"They seemed woefully behind in their use of technologies and even in their imagination, just thinking about what is possible," she says.

"I started asking at conferences I went to, 'If you had access to designers and developers and young people thinking about things in interesting ways, what would you do? What would you dream up that would be possible for your organization?' And more often than not the response was something like, 'Oh, you mean using Facebook for, like, fundraising?'" Bogdan cringes a bit and laughs. "I would shake my head and say, no, no, no ..."

Bogdan is one of the Nerds for Nature, a motley group of programmers, designers, and storytellers that aim for a little more yes, yes, yes when it comes to environmental technologies.

Born at last summer's Code for Oakland civic hackathon, the Nerds are just one of a host of efforts aimed at bringing basic technological tools and cultural awareness to stodgy institutions that are traditionally a little afraid of change.

"I have an interest in seeing these environmental nonprofits do well in the world, and I would like to see them not fall so incredibly far behind that they think fundraising on Facebook is the cutting edge," says Bogdan. "We thought, if we could even just bring together in one room the tech-capable with the environmental professionals, and just facilitate an exchange of ideas -- just begin that dialogue -- that would be something new."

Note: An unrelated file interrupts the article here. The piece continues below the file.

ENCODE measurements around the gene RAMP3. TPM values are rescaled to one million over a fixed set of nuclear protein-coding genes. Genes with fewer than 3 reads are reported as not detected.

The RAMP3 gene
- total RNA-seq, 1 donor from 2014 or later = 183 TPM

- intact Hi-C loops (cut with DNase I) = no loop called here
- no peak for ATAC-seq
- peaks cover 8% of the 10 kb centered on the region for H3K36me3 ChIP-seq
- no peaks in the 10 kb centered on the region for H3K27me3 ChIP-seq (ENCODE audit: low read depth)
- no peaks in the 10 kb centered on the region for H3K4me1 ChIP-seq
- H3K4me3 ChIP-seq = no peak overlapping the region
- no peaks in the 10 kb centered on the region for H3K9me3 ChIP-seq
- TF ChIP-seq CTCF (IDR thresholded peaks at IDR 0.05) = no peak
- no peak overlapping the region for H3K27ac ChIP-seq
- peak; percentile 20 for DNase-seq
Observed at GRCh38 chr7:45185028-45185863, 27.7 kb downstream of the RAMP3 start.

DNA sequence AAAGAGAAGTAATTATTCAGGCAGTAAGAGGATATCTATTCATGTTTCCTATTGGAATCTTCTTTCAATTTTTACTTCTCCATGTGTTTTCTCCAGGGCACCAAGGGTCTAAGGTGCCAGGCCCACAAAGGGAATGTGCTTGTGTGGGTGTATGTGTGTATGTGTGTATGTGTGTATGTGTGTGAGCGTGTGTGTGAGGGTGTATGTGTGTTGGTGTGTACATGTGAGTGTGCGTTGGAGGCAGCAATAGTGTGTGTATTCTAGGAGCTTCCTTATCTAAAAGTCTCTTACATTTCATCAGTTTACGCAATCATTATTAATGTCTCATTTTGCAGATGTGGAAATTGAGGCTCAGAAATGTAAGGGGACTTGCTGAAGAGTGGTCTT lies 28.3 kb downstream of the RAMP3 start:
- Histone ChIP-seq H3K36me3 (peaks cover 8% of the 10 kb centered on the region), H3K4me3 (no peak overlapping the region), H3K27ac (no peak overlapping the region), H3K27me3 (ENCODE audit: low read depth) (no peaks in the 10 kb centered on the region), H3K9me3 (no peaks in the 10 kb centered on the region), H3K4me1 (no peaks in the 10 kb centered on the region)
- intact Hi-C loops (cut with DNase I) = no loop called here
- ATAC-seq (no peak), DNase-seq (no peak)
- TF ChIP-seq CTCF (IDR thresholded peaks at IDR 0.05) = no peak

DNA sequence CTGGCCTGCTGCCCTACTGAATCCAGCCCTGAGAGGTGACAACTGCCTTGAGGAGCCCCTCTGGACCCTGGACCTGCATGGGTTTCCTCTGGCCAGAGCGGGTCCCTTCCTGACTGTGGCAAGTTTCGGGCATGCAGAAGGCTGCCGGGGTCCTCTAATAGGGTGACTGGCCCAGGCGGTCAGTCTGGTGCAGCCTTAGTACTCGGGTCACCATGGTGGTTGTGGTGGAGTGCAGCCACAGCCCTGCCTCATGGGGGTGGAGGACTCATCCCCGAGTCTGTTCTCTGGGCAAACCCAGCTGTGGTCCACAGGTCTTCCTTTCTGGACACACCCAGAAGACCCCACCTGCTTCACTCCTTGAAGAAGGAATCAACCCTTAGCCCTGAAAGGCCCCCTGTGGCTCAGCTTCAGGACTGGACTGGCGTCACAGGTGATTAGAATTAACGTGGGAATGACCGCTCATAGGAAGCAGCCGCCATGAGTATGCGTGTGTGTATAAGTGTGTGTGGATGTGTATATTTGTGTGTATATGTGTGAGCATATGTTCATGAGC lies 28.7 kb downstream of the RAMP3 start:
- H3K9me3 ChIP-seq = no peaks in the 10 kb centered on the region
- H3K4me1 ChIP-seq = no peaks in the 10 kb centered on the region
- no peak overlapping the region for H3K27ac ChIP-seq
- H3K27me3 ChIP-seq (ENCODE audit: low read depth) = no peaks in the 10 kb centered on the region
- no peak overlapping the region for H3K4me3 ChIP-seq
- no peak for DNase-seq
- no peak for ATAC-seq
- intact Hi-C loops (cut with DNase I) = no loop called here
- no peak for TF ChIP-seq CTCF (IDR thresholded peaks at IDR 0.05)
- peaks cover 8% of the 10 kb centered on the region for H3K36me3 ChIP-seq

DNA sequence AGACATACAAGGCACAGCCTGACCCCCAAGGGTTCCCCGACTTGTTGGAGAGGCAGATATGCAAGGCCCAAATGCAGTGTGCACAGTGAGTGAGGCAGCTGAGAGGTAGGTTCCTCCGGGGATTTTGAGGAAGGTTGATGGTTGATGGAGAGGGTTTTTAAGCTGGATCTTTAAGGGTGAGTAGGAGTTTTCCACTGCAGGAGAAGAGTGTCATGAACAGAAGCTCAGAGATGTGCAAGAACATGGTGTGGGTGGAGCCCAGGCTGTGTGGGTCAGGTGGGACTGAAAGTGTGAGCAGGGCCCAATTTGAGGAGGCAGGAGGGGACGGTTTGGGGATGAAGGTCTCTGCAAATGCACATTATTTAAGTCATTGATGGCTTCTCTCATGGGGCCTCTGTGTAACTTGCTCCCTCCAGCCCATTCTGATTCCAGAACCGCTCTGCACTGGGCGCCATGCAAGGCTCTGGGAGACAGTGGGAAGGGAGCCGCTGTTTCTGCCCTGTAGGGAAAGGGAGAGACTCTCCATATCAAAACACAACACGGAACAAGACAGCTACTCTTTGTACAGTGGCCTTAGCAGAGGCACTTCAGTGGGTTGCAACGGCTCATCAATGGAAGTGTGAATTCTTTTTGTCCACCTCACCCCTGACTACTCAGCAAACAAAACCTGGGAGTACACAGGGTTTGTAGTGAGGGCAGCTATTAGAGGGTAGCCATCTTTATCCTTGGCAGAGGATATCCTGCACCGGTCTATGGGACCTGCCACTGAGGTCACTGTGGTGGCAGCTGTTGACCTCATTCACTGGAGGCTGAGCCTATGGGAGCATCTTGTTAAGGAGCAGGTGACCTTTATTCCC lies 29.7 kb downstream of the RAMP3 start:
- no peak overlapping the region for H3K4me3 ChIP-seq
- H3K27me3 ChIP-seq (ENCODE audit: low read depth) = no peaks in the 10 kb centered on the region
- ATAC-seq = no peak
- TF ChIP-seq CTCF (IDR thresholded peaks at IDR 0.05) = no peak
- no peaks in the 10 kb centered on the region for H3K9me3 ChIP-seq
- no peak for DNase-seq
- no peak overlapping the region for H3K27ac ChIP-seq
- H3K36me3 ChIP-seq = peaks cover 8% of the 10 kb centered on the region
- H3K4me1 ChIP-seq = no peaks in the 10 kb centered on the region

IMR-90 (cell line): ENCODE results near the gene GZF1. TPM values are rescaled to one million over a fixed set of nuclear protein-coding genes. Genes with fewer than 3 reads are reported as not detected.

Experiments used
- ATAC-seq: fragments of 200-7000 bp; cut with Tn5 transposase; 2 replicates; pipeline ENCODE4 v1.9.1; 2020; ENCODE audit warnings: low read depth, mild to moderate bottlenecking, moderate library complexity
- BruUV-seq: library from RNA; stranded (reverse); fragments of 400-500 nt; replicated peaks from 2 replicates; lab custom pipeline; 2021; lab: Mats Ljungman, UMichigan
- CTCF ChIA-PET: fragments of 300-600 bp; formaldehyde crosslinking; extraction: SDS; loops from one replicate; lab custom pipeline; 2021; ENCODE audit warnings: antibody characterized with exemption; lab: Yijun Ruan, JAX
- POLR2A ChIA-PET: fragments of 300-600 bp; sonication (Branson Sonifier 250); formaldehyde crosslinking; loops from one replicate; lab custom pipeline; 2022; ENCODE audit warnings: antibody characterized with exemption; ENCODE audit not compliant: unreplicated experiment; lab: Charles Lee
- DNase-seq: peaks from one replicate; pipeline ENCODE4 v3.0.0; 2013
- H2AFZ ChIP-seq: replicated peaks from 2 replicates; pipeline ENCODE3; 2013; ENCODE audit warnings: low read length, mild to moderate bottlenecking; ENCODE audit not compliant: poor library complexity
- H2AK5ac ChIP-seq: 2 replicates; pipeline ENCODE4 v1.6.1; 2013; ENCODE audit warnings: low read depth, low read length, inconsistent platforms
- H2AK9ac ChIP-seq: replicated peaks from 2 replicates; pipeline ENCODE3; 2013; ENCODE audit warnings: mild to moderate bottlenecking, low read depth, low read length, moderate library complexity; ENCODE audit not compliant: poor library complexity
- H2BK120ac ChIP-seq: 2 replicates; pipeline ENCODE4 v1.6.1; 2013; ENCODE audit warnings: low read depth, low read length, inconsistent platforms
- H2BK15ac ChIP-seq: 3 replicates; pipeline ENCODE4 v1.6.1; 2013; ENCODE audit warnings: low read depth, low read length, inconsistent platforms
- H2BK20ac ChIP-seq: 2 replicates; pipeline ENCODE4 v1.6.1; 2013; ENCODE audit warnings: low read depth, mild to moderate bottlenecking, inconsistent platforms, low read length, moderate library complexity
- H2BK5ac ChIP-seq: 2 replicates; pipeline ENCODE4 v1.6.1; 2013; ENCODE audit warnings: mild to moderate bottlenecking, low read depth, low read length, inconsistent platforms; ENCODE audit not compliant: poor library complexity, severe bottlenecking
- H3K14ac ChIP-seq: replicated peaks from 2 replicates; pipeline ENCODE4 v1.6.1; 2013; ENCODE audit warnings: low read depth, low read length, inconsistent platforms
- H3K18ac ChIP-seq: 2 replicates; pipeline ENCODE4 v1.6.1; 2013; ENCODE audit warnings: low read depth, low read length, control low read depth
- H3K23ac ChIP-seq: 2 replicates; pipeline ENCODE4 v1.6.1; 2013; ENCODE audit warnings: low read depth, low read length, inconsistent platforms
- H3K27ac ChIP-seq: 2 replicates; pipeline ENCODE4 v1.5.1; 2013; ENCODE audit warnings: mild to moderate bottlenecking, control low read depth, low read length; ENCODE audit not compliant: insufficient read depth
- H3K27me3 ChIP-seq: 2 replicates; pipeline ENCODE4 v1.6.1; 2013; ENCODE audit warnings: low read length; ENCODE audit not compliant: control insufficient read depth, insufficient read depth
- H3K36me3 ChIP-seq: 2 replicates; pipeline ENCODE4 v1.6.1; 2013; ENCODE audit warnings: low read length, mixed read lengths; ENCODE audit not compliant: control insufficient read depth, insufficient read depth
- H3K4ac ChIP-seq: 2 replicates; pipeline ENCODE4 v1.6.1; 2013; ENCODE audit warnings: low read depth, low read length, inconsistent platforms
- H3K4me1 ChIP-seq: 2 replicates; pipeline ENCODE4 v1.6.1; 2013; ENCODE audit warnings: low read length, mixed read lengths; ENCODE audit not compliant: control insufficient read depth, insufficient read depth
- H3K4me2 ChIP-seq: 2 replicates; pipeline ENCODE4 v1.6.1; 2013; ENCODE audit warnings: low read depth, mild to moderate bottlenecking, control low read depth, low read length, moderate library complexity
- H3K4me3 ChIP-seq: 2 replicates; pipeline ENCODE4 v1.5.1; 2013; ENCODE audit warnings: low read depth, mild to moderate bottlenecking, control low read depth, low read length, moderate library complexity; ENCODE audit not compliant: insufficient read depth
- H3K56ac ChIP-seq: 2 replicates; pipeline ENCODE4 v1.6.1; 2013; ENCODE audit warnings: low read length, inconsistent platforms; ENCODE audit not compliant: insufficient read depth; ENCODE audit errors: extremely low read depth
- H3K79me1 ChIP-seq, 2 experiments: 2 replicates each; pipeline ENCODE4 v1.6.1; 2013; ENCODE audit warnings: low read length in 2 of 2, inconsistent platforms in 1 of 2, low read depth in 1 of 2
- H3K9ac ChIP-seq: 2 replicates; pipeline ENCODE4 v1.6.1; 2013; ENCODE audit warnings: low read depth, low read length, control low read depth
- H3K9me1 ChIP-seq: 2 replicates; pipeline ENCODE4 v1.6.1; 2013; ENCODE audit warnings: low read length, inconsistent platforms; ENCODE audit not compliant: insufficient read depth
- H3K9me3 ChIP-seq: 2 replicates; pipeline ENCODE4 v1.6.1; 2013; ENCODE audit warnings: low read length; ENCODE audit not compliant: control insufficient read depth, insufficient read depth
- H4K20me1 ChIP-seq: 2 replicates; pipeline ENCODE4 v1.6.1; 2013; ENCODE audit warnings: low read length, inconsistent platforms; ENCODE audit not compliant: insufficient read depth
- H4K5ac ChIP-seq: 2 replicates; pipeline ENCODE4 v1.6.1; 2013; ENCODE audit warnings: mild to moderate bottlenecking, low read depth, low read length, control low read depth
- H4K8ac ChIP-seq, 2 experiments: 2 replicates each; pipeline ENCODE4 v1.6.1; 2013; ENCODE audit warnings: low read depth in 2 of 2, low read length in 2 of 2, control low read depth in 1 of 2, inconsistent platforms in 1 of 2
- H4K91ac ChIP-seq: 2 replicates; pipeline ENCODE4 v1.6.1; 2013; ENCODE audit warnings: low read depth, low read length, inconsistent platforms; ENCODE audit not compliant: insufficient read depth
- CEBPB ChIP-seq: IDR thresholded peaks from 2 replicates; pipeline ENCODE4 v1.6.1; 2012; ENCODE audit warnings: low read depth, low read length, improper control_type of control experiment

Read more: Climate & Energy, Living


The dark side of Startup City

Jenner Davis

A Lyft car idling at every stoplight, a smartphone in every hand -- and an eviction on every block.

Few cities have seen as much disruption as San Francisco has over the last 10 years. Once a hotbed of progressive political activism and engagement, the city is being remade in the image of the booming tech industry, headquartered in Silicon Valley to the south.

Rents in some of San Francisco's most desirable neighborhoods have doubled in a year. Apartment construction has exploded in order to absorb the new residents. The city is developing so rapidly that Google’s streetview photos from 2011 are already well outdated.

The local government has embraced the disruption. Longtime residents, meanwhile, talk about fleeing or saving their city as though a hurricane is coming. But the hurricane has landed.